Thursday, February 26, 2015

#Writer & #artist Laura Wilbourn takes us on a #picturebook journey with Asterion's Elixer

When I met Laura Wilbourn at a SCBWI conference a few years back, I was immediately struck, not just by her intelligence and humor, but by the unusual, etherial quality of the picture book she had brought to show everyone she met. When I learned that she was about to publish a new book, Asterion's Elixir, I jumped to invite her to join us here and talk about her process. And look at these wonderful illustrations, which Laura does herself!

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Creating Asterion's Elixir
by Laura Wilbourn

I have always been a fan of imagination. As far back as I can remember, daydreaming has taken precedence over anything that required academic attention. In one recurring daydream that I recall vividly, I had the ability to magically transform myself into a flying unicorn. At the time, I was in first grade at the International School of Bangkok, and in this fantasy, the classroom was on fire. I transformed into a mystical creature that flew through the window and saved my class from the flames. Even though it occurred at such a young age, I feel this daydream was very telling of who I would become as a person and planted a seed from which my children’s books would originate. 

In second grade, my family and I moved back to California. With the option of choosing my own wallpaper for my room, of course I chose unicorns. Between the daydreams and the wallpaper, it may not come as a surprise that my children’s book, Asterion’s Elixir, includes a unicorn!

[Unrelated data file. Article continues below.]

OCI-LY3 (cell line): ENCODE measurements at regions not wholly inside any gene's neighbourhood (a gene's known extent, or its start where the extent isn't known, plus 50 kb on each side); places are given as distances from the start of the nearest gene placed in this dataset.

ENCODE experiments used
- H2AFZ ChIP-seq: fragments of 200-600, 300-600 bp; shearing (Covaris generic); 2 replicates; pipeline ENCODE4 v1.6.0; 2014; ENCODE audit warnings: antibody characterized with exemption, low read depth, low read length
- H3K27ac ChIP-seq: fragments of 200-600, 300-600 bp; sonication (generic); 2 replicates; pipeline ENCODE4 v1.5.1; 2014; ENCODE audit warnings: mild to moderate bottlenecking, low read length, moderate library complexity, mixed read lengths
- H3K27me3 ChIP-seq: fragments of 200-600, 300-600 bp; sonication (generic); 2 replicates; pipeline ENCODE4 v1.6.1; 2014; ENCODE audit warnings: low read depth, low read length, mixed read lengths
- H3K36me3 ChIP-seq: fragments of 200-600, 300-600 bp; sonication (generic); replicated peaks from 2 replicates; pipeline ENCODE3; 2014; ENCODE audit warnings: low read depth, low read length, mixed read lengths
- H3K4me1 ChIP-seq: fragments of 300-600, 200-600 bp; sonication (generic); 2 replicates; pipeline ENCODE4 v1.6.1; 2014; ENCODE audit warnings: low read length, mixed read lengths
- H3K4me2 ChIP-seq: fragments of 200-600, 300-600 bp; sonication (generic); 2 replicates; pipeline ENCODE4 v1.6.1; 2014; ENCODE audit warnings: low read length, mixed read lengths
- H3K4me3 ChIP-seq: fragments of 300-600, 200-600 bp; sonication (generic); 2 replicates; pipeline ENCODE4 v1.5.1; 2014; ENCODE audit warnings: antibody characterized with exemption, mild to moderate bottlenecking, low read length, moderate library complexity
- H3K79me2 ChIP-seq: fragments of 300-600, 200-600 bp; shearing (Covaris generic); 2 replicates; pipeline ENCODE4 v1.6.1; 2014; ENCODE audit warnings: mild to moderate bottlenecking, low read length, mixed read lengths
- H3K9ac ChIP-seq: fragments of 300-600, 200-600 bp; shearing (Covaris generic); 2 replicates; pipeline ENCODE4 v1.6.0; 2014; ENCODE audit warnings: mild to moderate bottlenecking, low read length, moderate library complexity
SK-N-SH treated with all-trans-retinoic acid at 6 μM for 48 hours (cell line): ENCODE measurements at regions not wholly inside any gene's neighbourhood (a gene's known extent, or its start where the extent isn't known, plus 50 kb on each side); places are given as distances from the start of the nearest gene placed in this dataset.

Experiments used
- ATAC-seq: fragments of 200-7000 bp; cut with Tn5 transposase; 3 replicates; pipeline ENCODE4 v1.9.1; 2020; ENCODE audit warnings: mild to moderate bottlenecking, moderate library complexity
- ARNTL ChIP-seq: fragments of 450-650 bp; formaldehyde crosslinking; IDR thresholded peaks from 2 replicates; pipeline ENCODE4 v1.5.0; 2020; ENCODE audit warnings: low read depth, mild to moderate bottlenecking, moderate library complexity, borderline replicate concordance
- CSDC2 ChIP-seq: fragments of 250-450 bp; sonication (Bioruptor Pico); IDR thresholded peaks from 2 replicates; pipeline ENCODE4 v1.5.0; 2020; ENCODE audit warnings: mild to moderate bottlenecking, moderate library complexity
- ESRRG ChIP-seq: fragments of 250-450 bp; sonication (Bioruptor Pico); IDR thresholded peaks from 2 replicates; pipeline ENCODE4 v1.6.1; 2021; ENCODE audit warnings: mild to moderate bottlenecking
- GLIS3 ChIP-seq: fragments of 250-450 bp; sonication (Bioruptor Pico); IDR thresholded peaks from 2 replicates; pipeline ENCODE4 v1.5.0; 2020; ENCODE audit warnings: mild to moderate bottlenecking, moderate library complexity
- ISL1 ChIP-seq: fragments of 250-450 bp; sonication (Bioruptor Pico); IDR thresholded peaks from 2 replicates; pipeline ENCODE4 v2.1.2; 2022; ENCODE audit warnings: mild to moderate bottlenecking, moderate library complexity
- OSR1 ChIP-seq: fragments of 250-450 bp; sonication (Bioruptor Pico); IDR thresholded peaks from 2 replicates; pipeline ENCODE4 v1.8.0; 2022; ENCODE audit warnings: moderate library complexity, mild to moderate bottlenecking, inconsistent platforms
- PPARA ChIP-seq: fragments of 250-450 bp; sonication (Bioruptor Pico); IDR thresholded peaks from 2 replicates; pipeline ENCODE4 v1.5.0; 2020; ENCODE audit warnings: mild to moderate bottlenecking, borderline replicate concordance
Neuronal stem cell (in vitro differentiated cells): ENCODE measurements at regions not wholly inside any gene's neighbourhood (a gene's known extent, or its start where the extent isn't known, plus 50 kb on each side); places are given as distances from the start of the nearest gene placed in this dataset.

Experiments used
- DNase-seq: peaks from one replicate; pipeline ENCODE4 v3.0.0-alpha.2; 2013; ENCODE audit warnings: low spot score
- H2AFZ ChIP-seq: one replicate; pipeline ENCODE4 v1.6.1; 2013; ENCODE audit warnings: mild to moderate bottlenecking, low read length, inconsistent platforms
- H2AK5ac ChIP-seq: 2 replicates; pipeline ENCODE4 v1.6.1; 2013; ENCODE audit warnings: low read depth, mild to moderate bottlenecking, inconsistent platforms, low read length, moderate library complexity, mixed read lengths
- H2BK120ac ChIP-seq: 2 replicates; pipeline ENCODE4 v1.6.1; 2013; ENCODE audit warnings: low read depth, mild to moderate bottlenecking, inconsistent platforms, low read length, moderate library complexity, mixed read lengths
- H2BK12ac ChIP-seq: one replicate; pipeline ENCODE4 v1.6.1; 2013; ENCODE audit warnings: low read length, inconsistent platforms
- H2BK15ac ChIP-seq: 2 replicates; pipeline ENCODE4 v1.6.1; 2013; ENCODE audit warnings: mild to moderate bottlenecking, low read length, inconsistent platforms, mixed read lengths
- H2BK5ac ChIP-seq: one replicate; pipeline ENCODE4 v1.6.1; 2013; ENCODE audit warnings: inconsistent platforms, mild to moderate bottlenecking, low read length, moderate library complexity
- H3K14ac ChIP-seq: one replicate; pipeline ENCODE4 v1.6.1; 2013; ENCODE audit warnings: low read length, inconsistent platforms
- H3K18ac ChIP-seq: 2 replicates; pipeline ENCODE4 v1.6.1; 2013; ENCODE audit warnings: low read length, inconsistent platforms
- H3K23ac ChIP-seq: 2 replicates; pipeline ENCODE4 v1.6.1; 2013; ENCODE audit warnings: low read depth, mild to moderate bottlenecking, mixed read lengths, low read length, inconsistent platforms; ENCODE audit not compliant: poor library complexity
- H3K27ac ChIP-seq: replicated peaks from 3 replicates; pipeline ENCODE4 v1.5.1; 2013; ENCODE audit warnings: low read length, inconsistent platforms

Not only is there a unicorn, but a lot of color as well! My ultimate favorite color is blue (with red a very close second). What better place than space to fulfill this color scheme? An interesting fact about another influence in my life at the time I was writing this book: I was taking an astronomy class at Texas State about the stars and galaxies. Reading all that material and seeing all those pictures definitely sparked my mind's adventure into the unknown. This book is unique in that it contains many bright and engaging colored images, but there is an abundance of text as well. This is exactly what I wished for as a ten-year-old girl. I was never satisfied with the illustration-text ratio. It was either a lot of text and few pictures, or it was very little text and so many pictures. How do you solve this dilemma? Make your own children’s book! Make it exactly how you wanted it as a child, so that every part of the inner-child in you is fulfilled.